• Be pushy about showing your portfolio to your interviewer. I wasn’t always so assertive in presenting my portfolio. For my first few interviews I waited for the interviewer to ask me for it. They didn’t. Assert yourself. Bring your portfolio and gently suggest (read: force) them to look at it. Show them all of the time and effort you put into it. Pick a few highlights to show them–no one will have time to look at the whole thing. Show what’s most relevant to the position.

  • Letters of Recommendation

    • Ask for them even before you need them. Don’t expect people to have a fast turn over. You want the person who is recommending you to take their time and do a good job on your letter so give them the opportunity to do just that. Ask them for the letter 1-2 months before you anticipate needing it.

    • Get a variety of letters: people who have seen you teach (both in the elementary and secondary classroom–if you’re interested in teaching both–you want those letters to be separate so that you can have them ready should you be applying for a position in that area), people who have supervised you in an administrative position, people who have worked with you in an artistic setting etc. You want a variety so you have at least one letter for every type of job you might apply to.

    • This point is similar to the Teaching Portfolio point. Most employers won’t ask you for a letter of recommendation. Give one to them even if they don’t ask for one either in a hard copy at the end of an interview or as an attachment to your follow up email.

  • Get all of your certification paperwork and exams out of the way and submitted as early as possible. You don’t want to be thinking about them when you’re applying to jobs–you’ll have enough stress without worrying about whether or not you’re teaching certification went through.

  • Get in touch with past employers and internship coordinators, let them know you’ve graduated and are looking for work. You never know, sometimes the stars align and they’re looking for someone just like you.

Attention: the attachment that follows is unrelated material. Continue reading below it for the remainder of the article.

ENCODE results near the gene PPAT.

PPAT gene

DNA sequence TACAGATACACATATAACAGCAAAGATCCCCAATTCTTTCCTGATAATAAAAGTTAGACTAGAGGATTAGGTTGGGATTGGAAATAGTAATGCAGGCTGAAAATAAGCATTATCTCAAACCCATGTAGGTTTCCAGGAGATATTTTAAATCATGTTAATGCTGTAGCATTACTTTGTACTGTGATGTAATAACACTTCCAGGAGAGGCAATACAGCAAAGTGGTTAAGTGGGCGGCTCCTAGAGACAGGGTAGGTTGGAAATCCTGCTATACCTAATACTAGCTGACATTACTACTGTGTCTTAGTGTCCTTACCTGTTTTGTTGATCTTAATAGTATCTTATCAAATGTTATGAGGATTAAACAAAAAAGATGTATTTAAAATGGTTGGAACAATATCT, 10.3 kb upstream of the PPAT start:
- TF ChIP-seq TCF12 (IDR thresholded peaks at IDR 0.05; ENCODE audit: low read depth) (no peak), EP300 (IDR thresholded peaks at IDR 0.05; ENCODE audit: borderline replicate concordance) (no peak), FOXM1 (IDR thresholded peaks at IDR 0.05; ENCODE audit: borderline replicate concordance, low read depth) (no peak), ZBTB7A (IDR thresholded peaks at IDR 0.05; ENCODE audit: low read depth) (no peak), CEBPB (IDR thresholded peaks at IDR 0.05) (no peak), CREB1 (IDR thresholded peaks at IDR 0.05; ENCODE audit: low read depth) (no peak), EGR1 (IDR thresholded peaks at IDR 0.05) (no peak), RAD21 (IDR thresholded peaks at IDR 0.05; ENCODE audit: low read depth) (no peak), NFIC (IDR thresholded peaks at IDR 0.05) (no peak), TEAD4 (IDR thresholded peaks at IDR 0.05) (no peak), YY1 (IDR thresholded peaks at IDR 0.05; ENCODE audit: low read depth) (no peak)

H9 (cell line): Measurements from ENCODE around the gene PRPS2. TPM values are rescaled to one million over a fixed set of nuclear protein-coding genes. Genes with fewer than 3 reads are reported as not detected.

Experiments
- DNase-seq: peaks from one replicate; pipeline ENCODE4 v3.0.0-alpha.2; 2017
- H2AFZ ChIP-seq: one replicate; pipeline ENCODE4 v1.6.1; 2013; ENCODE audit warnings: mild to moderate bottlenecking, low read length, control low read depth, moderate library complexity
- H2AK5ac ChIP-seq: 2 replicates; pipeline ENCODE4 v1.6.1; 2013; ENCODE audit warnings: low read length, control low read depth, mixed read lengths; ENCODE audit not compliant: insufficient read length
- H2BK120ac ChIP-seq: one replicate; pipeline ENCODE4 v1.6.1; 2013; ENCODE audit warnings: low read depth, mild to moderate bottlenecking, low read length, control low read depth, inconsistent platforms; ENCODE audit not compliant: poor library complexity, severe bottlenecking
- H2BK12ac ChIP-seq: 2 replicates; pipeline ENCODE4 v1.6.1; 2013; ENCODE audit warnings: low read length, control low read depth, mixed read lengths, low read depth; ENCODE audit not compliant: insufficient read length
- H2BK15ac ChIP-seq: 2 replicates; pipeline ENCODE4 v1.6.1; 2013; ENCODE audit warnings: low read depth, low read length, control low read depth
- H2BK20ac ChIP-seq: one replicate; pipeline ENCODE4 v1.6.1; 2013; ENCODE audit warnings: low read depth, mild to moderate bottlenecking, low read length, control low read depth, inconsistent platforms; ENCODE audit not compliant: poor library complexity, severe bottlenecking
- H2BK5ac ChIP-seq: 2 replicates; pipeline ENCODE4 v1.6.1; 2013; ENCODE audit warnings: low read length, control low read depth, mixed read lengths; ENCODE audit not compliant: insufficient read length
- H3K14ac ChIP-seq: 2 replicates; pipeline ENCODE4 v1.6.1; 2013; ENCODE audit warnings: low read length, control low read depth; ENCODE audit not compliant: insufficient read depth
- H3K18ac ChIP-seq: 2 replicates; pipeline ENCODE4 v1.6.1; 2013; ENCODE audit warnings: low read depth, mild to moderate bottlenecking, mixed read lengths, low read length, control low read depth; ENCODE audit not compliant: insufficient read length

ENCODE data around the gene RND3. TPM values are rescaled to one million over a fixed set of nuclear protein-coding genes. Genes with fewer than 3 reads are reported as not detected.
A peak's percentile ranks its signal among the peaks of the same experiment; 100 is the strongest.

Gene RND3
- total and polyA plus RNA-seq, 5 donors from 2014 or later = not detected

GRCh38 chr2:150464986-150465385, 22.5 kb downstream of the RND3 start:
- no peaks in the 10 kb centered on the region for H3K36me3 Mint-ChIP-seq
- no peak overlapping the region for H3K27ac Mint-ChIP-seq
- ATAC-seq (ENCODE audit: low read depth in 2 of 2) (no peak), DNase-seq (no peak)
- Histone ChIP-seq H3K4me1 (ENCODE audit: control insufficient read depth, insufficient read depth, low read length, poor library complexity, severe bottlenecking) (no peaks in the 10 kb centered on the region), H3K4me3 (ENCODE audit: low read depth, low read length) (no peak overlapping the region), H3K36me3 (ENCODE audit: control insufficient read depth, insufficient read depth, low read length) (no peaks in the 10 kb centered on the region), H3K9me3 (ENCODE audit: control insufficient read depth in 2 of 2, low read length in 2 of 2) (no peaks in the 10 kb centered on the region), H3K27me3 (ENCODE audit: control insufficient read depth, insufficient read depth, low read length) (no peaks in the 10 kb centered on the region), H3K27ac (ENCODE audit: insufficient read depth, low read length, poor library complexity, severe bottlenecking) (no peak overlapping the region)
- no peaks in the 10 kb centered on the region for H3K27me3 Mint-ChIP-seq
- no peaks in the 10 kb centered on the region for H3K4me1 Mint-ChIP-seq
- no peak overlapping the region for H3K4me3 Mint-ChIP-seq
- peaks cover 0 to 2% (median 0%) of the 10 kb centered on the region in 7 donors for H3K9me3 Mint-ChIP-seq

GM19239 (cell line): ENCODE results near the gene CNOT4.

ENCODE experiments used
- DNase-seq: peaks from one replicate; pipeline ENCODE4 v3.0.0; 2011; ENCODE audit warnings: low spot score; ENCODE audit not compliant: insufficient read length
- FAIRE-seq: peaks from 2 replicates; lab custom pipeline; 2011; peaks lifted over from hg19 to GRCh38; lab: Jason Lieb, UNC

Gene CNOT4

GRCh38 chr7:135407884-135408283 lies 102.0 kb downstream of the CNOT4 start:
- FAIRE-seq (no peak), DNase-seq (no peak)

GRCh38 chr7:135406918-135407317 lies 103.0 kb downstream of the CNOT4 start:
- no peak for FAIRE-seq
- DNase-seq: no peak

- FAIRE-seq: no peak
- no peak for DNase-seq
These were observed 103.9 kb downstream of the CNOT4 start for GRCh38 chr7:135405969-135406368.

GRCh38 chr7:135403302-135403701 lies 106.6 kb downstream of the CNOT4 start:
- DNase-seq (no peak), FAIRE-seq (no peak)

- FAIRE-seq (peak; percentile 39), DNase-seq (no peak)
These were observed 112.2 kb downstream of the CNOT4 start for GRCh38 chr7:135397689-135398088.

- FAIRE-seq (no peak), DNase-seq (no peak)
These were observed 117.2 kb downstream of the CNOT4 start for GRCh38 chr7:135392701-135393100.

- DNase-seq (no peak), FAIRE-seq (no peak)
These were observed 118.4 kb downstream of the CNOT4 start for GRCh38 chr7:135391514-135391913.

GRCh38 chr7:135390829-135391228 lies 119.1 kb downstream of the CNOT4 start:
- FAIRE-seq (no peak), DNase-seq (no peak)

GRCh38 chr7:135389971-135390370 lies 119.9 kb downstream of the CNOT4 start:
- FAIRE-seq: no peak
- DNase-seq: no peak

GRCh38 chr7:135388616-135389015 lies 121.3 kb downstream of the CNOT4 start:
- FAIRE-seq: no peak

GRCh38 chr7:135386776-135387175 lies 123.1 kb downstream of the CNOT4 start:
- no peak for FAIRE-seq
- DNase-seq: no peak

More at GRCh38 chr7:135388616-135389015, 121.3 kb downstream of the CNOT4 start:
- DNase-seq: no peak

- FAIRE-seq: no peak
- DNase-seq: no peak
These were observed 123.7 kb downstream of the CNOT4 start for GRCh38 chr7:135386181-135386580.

• Have a backup curriculum prepared for all age groups you’re interested in teaching–even if it’s just an overview

    • Some employers might ask you to create a curriculum on the spot (mine did).

    • In case you get hired last minute (I did) you won’t have to start from scratch, but you’ll have somewhere to pull from and creating a year long curriculum in 2 weeks (or 2 days) won’t seem as daunting as it could be. Remember that list I talked about? This is when that comes in handy.

    • Speaking of creating a curriculum I don’t think we really talk so much about the logistics of creating a curriculum. It’s an area the program could work on. This is not to say you don’t get a lot of tools during your time at NYU, but not exactly: How do I create a curriculum? What should YOU do? Take initiative. I recommend you ask your Cooperating Teachers, they’ve been there and they’ve done it. So while their teaching styles might be very different from your own, take the time to ask them and talk through the process. It’ll help you when you have to create a curriculum of your own.

Lincoln Center Education

Dear Ed Theatre Community,

It is with great pride and excitement that we share with you the announcement of Lincoln Center’s first rebranding in history for its education division – rebranded as Lincoln Center Education.  With the completion of a $1.2 billion redevelopment of the Lincoln Center campus, this rebrand reflects an unprecedented expansion in the field of arts education by the world’s leading performing arts center.

Announced only recently, and in addition to a new name and a new visual identity (created by Ogilvy & Mather and The Brand Union), Lincoln Center Education (LCE) received $4 Million from the Sherman Fairchild Foundation to add innovative programs to its core work – the largest education grant ever awarded to Lincoln Center for the Performing Arts.

Lincoln Center Education banner